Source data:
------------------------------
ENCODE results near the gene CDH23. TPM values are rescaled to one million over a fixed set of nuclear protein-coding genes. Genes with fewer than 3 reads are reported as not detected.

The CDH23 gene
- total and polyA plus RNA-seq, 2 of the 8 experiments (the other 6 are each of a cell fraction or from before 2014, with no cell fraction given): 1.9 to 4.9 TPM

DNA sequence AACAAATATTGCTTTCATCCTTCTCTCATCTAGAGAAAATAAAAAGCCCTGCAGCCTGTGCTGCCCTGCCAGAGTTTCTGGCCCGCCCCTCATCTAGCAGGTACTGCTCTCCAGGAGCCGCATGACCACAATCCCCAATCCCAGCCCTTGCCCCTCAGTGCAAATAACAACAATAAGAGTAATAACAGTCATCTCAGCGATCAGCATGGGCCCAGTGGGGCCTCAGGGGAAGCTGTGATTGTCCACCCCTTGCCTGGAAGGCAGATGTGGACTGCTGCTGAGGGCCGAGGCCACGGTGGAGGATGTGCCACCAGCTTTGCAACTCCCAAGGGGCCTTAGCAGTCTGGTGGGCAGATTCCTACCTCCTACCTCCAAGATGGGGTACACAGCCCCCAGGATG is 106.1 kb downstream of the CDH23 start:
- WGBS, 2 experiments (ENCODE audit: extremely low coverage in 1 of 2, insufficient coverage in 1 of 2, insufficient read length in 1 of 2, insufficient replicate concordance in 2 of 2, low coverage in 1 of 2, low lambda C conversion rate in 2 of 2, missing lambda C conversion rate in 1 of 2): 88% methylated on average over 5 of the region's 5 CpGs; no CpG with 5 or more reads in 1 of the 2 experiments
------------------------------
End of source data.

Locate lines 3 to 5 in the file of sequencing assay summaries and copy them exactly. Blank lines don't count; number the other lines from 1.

- total and polyA plus RNA-seq, 2 of the 8 experiments (the other 6 are each of a cell fraction or from before 2014, with no cell fraction given): 1.9 to 4.9 TPM

DNA sequence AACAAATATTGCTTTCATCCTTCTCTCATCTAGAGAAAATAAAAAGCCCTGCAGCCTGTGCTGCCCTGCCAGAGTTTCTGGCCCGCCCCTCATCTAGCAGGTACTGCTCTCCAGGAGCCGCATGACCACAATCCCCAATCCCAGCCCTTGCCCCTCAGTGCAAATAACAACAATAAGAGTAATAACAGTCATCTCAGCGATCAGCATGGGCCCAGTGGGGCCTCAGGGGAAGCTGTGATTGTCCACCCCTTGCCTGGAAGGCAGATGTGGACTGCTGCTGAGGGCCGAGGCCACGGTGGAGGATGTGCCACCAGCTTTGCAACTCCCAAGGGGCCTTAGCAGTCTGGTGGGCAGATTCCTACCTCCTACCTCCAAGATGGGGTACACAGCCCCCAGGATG is 106.1 kb downstream of the CDH23 start:
- WGBS, 2 experiments (ENCODE audit: extremely low coverage in 1 of 2, insufficient coverage in 1 of 2, insufficient read length in 1 of 2, insufficient replicate concordance in 2 of 2, low coverage in 1 of 2, low lambda C conversion rate in 2 of 2, missing lambda C conversion rate in 1 of 2): 88% methylated on average over 5 of the region's 5 CpGs; no CpG with 5 or more reads in 1 of the 2 experiments